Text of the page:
On the third Thursday of May exactly a year ago Mrs May launched the Conservative manifesto

Thursday, May 17th, 2018

The anniversary of the #DementiaTax

On the third Thursday of May exactly a year ago Mrs. May was enjoying huge leads in the polls as she travelled to key Tory target of Halifax (LAB GE2015 majority 428) to launch the Conservative manifesto.

The polling in that week was pointing to a landslide. GfK and ICM had her party 20% ahead with leads of 18% by Kantar and 15% by Ipsos-MORI. The spread betting markets had a CON “buy” level of in excess of 400 seats and virtually no one had any doubts about the outcome. Mrs. May’s gamble of going to the country three years early was going to pay off big time.

The election itself was just four weeks off and postal voting packs were due to go out in the following few days.

    A key proposal that got picked up on social media while she was still speaking was to make people pay for their care if they had assets £100,000+. Suddenly the term “#DemntiaTax” starting flooding Twitter and it became apparent that this was not going well at all.

This became the peg for the media to get public reaction to the whole manifesto and that evening we had vox pop after vox pop of older voters not being happy with the idea.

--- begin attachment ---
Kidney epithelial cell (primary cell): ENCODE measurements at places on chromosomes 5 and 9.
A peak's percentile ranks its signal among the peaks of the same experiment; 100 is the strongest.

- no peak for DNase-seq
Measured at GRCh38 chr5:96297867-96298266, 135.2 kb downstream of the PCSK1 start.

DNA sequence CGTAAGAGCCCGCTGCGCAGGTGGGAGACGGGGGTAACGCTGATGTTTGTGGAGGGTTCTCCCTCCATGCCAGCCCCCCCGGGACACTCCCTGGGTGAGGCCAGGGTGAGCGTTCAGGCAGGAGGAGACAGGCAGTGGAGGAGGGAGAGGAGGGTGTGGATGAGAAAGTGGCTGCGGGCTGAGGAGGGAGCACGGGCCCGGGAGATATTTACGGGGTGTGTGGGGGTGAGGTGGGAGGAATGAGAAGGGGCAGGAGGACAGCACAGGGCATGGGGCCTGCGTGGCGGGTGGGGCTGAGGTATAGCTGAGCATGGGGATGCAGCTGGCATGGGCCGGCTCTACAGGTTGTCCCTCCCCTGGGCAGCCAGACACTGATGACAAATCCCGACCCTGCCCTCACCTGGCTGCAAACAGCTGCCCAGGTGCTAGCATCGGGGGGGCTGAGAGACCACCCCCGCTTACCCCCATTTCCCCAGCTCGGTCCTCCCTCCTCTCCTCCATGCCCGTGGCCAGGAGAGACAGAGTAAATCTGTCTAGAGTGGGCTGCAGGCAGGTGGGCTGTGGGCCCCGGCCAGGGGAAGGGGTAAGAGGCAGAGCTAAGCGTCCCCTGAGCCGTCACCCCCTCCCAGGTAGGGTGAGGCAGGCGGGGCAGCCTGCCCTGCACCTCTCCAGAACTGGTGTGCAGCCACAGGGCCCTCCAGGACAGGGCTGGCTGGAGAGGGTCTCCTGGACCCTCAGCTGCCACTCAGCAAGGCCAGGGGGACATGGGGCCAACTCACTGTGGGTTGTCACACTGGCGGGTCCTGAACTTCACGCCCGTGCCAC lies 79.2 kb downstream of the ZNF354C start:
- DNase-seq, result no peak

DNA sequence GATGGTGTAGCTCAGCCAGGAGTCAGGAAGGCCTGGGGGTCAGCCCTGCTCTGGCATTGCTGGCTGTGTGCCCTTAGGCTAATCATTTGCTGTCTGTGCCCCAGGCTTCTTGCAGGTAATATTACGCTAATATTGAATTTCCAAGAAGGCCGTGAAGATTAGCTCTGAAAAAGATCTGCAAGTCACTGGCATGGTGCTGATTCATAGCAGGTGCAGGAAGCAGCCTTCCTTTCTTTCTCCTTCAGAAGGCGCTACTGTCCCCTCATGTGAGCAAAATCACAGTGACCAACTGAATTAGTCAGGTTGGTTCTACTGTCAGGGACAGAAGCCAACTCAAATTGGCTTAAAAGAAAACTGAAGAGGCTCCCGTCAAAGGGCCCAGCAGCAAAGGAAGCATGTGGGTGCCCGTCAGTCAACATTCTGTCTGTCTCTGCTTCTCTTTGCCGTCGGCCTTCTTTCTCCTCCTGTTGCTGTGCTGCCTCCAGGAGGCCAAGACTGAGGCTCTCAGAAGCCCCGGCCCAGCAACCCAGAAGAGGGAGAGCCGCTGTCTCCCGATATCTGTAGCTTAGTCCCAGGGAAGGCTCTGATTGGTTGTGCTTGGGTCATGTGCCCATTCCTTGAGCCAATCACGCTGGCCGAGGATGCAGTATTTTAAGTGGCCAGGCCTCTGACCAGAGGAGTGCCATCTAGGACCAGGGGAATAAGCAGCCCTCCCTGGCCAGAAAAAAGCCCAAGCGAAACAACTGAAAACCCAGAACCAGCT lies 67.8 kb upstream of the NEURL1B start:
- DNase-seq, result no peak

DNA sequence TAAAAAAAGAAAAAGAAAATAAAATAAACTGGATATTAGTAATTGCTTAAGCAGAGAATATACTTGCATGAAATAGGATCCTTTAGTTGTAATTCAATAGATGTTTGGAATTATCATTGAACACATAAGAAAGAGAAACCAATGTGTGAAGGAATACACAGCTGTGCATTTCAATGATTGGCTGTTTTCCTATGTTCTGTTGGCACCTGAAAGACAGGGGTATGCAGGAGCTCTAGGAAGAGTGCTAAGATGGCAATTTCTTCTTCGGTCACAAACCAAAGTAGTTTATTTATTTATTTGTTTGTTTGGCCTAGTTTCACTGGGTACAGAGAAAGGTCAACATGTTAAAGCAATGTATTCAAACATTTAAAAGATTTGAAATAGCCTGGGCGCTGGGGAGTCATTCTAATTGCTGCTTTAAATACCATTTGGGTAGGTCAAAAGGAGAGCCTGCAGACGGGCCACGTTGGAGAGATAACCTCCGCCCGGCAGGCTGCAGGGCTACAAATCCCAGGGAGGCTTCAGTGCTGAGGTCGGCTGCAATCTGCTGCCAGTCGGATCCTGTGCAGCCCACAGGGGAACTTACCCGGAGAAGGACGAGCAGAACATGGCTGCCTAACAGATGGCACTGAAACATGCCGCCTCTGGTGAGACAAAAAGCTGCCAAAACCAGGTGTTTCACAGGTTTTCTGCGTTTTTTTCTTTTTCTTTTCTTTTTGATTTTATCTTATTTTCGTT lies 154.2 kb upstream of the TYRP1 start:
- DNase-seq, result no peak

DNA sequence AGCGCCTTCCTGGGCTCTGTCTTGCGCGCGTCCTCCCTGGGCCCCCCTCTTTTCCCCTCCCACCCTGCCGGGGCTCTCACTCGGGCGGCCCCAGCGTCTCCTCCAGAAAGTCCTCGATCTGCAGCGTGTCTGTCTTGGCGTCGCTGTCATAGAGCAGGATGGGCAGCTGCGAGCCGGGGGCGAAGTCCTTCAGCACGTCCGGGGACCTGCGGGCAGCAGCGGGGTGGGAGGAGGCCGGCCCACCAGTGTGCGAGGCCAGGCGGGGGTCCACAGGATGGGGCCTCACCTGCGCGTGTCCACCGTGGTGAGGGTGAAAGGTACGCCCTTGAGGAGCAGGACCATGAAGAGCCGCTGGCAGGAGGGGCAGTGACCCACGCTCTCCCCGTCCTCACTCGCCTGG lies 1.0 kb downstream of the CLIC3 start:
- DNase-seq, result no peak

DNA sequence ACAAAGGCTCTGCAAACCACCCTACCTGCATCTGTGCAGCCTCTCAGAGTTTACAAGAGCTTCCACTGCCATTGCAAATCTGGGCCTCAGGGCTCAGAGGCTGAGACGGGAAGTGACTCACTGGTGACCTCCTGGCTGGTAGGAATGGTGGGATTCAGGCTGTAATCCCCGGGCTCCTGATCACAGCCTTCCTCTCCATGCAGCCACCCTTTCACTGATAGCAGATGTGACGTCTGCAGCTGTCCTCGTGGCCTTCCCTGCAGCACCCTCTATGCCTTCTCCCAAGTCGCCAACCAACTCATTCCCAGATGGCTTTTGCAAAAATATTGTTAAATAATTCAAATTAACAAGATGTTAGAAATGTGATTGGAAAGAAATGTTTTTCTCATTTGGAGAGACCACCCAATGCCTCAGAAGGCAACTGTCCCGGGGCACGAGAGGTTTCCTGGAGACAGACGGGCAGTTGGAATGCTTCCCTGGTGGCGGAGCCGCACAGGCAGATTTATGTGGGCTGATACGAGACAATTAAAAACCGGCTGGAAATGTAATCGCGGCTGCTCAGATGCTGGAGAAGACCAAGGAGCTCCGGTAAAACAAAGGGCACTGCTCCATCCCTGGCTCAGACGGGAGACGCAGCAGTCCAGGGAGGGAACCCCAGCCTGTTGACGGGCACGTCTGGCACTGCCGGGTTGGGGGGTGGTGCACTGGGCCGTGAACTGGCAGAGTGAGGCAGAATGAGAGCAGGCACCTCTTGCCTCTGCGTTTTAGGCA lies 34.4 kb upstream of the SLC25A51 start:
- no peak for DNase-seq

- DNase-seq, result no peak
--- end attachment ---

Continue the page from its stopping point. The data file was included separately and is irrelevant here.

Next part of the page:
I must admit that at the time I thought the move was laudable – the Tories being ready to use their apparent strong position to take on one of the toughest issues of the day, funding elderly care, with a very clear proposal that wasn’t going to be popular.

The first round of voting intention polls carried out after the launch suddenly showed a very different picture. YouGov and Survation both had the Tory lead down to single figures.

It was that weekend that I placed what would turn out to be my most profitable political bet ever – I ‘sold’ Tory seats at 393 on the spread betting markets. They ended up with 318 MP a gap of 75 which was then multiplied by my stake level.

Halifax rather than being a CON gain saw LAB increase its majority from 468 to 5,376.

Mike Smithson


Why I think it will be Gove & Sajid in a CON members’ ballot not Moggsy or BoJo

Wednesday, May 16th, 2018

Being seen to be successful ministers will be crucial

Ever since last June when Theresa May lost the Conservative Party its majority there has always been a chance of a leadership contest. We have had repeated stories about MPs being ready to send letters to the chairman of the 1922 committee seeking a confidence vote. The fact that this has not materialised so far doesn’t mean it is not going to happen.

In view of the febrile state of the party caused by the splits on Brexit we have to recognise that a contest could happen at any time so we need to keep an eye on the betting markets on who will replace her.

The critical thing to remember about the Conservative leadership is that the election process is of two stages. The first is a series of ballots of the parliamentary party to decide which two should go to the membership. The second and final round is the mass mailing to members which makes the final decision.

The top of the betting for nine months have been Jacob Rees-Mogg and the Foreign Secretary Boris Johnson. Currently the former is rated as a 18% chance with the latter a 9% one on Betfair.